petulant was our Word of the Day on 12/29/2015. Hear the podcast!
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Examples of petulant in a Sentence
- Oxford's denial of her [Margaret Thatcher's] honorary degree in 1984 was no petulant fluke but an accurate measure of her unpopularity with the whole profession. —Harold Perkin, Times Literary Supplement, 26 June 1992
- In the hot, petulant little cockpit she was triumphant—drunk with anger, defiance, and the beginnings of relief. —Sebastian Faulks, Independent on Sunday (London), 25 Nov. 1990
- Sometimes, under … rapid-fire questioning, he became petulant and quibbled over words in a way that suggested a close reading of the law. —Frances FitzGerald, New Yorker, 16 Oct. 1989
- Mouth petulant but its hardness in it, behind it. Looking at that mouth you felt her teeth in you … —Jayne Anne Phillips, Black Tickets, (1975) 1979
Her tone was petulant and angry.
a petulant and fussy man who is always blaming everyone else for his problems
Recent Examples of petulant from the Web
The incident proved yet again this petulant country has forgotten how to use its inside voice and how to play well with each other.
The allegedly irresistible Baku comes across as a petulant narcissist, while Asako herself is an annoyingly passive airhead who would not pass even a basic Bechdel Test.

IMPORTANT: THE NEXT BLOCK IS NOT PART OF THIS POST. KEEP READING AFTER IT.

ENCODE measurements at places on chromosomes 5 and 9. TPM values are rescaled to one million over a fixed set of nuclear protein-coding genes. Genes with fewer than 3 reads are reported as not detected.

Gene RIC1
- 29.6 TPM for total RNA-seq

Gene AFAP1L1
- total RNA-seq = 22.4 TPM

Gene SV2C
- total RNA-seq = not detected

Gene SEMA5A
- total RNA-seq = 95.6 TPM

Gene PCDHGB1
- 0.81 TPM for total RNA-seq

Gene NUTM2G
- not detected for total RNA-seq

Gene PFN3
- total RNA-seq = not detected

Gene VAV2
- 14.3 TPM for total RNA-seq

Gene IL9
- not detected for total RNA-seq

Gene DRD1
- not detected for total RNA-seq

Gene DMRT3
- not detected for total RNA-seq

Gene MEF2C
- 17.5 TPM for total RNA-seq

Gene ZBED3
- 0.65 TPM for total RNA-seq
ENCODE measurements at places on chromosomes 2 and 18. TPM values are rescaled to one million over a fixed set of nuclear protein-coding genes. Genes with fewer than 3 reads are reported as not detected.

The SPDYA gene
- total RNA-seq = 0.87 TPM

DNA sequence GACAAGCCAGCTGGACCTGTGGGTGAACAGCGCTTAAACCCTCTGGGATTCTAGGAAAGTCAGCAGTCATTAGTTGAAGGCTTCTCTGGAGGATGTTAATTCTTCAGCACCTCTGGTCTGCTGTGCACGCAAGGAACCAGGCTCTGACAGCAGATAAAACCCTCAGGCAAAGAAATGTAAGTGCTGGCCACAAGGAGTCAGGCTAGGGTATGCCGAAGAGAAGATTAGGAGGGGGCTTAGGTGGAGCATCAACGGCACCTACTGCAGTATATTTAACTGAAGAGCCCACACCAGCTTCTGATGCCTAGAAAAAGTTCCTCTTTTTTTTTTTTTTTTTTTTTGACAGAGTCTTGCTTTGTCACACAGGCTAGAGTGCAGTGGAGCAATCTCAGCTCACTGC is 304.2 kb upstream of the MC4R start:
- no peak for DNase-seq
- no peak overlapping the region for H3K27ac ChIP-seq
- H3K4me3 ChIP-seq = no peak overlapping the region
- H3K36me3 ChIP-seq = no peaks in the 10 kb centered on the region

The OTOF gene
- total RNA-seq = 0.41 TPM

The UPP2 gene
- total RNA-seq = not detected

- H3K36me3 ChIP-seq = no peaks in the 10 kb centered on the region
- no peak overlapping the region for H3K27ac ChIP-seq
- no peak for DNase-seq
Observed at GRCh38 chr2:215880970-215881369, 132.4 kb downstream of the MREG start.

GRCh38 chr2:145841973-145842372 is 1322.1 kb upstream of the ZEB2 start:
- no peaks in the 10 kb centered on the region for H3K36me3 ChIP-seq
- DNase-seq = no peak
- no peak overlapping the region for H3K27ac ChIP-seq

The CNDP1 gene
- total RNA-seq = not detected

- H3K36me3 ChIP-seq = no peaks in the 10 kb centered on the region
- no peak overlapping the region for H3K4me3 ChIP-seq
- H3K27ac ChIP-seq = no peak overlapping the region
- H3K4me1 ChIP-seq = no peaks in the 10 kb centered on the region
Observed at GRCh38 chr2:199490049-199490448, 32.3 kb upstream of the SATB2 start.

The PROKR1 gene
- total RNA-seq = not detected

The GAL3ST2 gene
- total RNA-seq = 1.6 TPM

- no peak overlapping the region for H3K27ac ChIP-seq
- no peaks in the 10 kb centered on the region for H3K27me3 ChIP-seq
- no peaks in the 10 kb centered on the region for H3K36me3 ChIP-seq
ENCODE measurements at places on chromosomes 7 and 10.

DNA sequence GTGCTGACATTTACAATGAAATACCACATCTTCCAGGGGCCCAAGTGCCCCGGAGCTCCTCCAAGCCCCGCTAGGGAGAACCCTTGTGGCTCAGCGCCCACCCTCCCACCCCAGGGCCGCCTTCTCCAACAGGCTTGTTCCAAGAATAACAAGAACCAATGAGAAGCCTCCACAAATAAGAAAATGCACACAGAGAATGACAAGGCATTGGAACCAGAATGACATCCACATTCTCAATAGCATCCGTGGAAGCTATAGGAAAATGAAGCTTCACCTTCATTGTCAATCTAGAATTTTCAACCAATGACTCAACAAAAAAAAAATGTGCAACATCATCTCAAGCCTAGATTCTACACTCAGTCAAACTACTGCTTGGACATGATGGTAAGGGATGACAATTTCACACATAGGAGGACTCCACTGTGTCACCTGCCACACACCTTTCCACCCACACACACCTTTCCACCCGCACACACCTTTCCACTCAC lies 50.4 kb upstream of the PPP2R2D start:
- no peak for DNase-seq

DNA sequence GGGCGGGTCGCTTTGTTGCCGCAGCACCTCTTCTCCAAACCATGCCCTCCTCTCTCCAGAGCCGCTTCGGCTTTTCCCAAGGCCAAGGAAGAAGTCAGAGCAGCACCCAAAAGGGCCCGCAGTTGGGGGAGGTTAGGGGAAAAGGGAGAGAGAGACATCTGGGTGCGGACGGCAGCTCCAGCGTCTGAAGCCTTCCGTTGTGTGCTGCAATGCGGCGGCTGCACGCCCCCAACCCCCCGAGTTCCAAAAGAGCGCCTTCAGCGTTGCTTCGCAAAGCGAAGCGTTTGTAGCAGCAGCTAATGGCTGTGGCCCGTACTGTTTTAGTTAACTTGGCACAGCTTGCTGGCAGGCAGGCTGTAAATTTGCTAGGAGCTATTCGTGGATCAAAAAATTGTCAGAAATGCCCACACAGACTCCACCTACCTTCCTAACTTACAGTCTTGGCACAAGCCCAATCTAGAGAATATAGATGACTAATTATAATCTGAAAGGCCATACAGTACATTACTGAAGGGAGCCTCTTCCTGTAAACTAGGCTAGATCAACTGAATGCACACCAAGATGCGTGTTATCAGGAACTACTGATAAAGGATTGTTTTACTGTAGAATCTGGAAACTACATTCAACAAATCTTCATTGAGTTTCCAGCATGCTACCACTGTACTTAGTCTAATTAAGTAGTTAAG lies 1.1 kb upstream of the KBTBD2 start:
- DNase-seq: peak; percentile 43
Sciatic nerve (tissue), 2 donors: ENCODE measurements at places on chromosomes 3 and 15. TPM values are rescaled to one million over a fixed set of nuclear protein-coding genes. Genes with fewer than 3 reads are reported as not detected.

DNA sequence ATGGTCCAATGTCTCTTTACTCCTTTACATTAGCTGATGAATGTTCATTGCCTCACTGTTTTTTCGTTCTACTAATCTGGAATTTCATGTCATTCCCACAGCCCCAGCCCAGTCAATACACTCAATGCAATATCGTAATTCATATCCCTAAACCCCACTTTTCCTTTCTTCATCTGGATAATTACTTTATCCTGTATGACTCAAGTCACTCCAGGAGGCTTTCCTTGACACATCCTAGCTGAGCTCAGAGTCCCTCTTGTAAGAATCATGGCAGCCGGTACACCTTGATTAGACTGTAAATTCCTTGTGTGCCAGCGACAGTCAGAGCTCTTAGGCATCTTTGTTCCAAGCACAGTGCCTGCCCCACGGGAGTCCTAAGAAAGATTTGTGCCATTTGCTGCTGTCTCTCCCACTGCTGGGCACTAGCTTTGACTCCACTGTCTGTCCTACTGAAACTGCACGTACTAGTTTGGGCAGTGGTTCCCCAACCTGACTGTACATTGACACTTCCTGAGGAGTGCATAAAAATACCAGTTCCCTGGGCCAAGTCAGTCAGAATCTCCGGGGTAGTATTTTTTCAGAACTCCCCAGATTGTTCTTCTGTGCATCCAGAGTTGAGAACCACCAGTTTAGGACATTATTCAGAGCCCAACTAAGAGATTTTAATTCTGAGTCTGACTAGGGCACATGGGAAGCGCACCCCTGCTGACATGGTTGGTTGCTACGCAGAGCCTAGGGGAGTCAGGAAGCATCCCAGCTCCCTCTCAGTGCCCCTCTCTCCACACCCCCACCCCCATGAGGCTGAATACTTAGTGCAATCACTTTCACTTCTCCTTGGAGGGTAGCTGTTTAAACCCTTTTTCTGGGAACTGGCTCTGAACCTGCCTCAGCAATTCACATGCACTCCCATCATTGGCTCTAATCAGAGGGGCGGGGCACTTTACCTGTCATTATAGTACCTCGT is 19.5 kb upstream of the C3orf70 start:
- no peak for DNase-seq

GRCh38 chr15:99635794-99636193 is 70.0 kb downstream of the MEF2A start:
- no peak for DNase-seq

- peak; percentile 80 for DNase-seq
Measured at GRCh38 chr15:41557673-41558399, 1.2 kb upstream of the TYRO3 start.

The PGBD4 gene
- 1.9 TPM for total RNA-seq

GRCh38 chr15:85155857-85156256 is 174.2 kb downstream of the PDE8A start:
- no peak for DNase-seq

Does there exist anywhere a whinier, more petulant, more entitled gang of businesses than California's big utility companies?
This decision may have been partly due to the Spain striker's petulant reaction after being substituted at Turf Moor.
And lost in this debate is the simple fact that Jarrar behaved like an obnoxious, petulant child.
Daniels and Trump: Online, one of them is often lewd, petulant, brash and self-involved.
What had started as a frisky romance built of the alluring but classically patronizing male-director/female-star relationship quickly devolves into a jokey wade into a petulant, misanthropic mind.
The young boy starts acting like a petulant teenager with no appreciation for his legacy and responsibility, drawing some strong rebukes from a man who has literally killed gods.
These example sentences are selected automatically from various online news sources to reflect current usage of the word 'petulant.' Views expressed in the examples do not represent the opinion of Merriam-Webster or its editors. Send us feedback.
petulant Has Latin Roots
Petulant is one of many English words that are related to the Latin verb petere, which means "to go to," "to attack," "to seek," or "to request." "Petere" is a relative of the Latin adjective petulans ("impudent"), from which "petulant" was derived. Some other words with connections to "petere" are "compete" and "appetite." "Competere," the Late Latin precursor to "compete," is a combination of the prefix com- and the verb "petere." The joining of ad- and petere led to "appetere" ("to strive after"), and eventually to Latin appetitus, the source of our "appetite." Additional descendants of "petere" are "petition," "perpetual," and "impetus."
choleric, crabby, cranky, cross, crotchety, fiery, grouchy, grumpy, irascible, irritable, peevish, perverse, pettish, prickly, quick-tempered, raspy, short-tempered, snappish, snappy, snippy, stuffy, testy, waspish;
out of humor, out of sorts;
PETULANT Defined for English Language Learners
Definition of petulant for English Language Learners
: having or showing the attitude of people who become angry and annoyed when they do not get what they want
PETULANT Defined for Kids
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